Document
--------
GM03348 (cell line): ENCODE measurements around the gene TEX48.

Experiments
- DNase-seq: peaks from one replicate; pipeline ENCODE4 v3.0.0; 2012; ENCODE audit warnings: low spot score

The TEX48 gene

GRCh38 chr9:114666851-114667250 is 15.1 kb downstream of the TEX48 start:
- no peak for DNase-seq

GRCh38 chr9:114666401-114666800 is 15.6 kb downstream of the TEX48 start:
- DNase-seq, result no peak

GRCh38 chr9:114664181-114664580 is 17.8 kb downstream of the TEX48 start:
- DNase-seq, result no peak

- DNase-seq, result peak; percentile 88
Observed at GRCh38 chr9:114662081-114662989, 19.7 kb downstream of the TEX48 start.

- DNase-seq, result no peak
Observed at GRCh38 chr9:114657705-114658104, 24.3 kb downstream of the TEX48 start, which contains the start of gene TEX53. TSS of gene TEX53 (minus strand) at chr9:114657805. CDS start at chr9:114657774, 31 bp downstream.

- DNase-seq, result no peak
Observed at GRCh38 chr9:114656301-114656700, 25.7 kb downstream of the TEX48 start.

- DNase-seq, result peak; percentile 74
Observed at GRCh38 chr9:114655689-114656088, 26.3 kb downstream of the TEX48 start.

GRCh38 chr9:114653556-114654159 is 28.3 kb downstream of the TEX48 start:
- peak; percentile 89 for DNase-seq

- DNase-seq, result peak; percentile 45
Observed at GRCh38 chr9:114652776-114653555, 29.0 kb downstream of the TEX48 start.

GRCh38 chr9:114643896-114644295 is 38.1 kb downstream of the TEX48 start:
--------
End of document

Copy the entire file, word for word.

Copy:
GM03348 (cell line): ENCODE measurements around the gene TEX48.

Experiments
- DNase-seq: peaks from one replicate; pipeline ENCODE4 v3.0.0; 2012; ENCODE audit warnings: low spot score

The TEX48 gene

GRCh38 chr9:114666851-114667250 is 15.1 kb downstream of the TEX48 start:
- no peak for DNase-seq

GRCh38 chr9:114666401-114666800 is 15.6 kb downstream of the TEX48 start:
- DNase-seq, result no peak

GRCh38 chr9:114664181-114664580 is 17.8 kb downstream of the TEX48 start:
- DNase-seq, result no peak

- DNase-seq, result peak; percentile 88
Observed at GRCh38 chr9:114662081-114662989, 19.7 kb downstream of the TEX48 start.

- DNase-seq, result no peak
Observed at GRCh38 chr9:114657705-114658104, 24.3 kb downstream of the TEX48 start, which contains the start of gene TEX53. TSS of gene TEX53 (minus strand) at chr9:114657805. CDS start at chr9:114657774, 31 bp downstream.

- DNase-seq, result no peak
Observed at GRCh38 chr9:114656301-114656700, 25.7 kb downstream of the TEX48 start.

- DNase-seq, result peak; percentile 74
Observed at GRCh38 chr9:114655689-114656088, 26.3 kb downstream of the TEX48 start.

GRCh38 chr9:114653556-114654159 is 28.3 kb downstream of the TEX48 start:
- peak; percentile 89 for DNase-seq

- DNase-seq, result peak; percentile 45
Observed at GRCh38 chr9:114652776-114653555, 29.0 kb downstream of the TEX48 start.

GRCh38 chr9:114643896-114644295 is 38.1 kb downstream of the TEX48 start: